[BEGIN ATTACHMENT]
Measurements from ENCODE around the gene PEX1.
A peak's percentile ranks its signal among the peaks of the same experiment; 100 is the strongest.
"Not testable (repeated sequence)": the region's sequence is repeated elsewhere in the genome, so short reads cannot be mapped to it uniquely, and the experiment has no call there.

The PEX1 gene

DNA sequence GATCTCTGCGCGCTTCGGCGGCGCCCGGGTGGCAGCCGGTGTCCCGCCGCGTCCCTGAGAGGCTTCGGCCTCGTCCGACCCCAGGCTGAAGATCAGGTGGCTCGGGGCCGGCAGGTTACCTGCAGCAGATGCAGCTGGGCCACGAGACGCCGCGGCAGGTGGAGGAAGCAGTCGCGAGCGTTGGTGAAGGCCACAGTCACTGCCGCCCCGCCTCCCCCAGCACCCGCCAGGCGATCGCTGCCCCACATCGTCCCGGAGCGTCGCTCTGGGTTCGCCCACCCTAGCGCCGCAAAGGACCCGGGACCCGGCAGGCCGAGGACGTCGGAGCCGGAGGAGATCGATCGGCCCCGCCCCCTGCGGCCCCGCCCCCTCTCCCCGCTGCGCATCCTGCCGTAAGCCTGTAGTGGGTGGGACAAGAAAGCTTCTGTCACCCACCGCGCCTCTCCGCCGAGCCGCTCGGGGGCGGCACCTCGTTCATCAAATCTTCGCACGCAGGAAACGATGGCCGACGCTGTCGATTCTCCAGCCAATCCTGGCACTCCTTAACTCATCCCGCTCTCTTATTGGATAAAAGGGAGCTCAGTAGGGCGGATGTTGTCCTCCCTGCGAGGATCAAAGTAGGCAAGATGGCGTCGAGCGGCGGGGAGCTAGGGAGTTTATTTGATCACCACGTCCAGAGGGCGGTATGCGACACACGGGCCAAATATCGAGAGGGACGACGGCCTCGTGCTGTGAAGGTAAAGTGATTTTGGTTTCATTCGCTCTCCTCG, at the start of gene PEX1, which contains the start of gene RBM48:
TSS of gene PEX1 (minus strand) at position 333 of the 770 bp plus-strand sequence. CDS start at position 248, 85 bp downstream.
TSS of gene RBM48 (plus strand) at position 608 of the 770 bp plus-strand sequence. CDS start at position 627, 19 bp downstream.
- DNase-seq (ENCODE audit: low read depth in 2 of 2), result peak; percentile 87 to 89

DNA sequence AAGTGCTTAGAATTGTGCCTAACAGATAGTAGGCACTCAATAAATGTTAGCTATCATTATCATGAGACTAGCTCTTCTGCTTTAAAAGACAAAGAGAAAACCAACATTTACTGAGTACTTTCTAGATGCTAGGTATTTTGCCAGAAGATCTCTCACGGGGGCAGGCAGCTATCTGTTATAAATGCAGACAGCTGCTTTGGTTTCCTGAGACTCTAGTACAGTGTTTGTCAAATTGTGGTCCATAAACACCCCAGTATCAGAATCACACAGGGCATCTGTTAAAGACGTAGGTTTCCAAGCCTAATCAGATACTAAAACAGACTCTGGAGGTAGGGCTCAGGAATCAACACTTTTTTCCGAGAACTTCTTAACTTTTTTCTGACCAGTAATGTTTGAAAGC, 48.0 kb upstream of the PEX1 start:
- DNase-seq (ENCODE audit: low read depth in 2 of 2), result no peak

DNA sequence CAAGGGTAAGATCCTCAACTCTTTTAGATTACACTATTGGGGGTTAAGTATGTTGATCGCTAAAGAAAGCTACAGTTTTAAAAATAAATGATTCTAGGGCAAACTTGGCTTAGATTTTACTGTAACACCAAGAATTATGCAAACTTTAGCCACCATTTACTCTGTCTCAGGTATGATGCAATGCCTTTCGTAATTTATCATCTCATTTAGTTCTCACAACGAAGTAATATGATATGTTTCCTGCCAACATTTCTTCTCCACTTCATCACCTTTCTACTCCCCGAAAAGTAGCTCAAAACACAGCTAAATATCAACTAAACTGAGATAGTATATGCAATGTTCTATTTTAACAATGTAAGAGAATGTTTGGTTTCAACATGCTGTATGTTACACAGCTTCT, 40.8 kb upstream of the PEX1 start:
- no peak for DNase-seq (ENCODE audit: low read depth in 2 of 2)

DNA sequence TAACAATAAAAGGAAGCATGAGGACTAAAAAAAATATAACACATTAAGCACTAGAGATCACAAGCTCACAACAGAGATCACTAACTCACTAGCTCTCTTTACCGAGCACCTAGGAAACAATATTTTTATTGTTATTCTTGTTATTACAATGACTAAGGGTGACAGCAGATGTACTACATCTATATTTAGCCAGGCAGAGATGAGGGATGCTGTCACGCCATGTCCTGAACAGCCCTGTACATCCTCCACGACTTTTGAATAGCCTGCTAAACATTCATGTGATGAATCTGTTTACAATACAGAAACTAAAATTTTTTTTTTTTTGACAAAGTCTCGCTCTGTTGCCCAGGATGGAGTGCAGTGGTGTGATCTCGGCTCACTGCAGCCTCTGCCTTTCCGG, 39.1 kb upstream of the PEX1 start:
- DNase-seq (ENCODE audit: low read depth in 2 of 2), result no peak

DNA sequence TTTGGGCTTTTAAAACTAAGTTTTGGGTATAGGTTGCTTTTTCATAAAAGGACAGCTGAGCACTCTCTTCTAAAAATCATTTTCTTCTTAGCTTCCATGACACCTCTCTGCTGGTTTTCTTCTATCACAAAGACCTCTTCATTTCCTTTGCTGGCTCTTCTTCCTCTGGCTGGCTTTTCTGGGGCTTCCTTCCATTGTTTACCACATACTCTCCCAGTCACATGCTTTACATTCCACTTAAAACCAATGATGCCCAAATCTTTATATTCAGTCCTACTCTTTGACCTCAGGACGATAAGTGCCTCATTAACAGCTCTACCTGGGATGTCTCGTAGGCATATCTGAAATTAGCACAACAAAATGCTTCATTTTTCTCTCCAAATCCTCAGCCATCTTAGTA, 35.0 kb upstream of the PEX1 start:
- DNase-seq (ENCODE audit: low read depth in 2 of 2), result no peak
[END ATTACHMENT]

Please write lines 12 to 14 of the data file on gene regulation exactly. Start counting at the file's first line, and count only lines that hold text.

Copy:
- no peak for DNase-seq (ENCODE audit: low read depth in 2 of 2)

DNA sequence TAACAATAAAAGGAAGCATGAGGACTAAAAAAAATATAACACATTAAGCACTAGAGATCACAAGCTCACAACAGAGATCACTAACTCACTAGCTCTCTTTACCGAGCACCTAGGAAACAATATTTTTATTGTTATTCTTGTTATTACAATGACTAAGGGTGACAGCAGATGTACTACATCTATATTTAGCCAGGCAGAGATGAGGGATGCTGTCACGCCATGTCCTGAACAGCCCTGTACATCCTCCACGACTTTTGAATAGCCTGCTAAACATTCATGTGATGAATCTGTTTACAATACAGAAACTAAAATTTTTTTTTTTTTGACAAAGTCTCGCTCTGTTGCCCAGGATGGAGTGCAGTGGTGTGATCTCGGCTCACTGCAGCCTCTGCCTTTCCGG, 39.1 kb upstream of the PEX1 start:
- DNase-seq (ENCODE audit: low read depth in 2 of 2), result no peak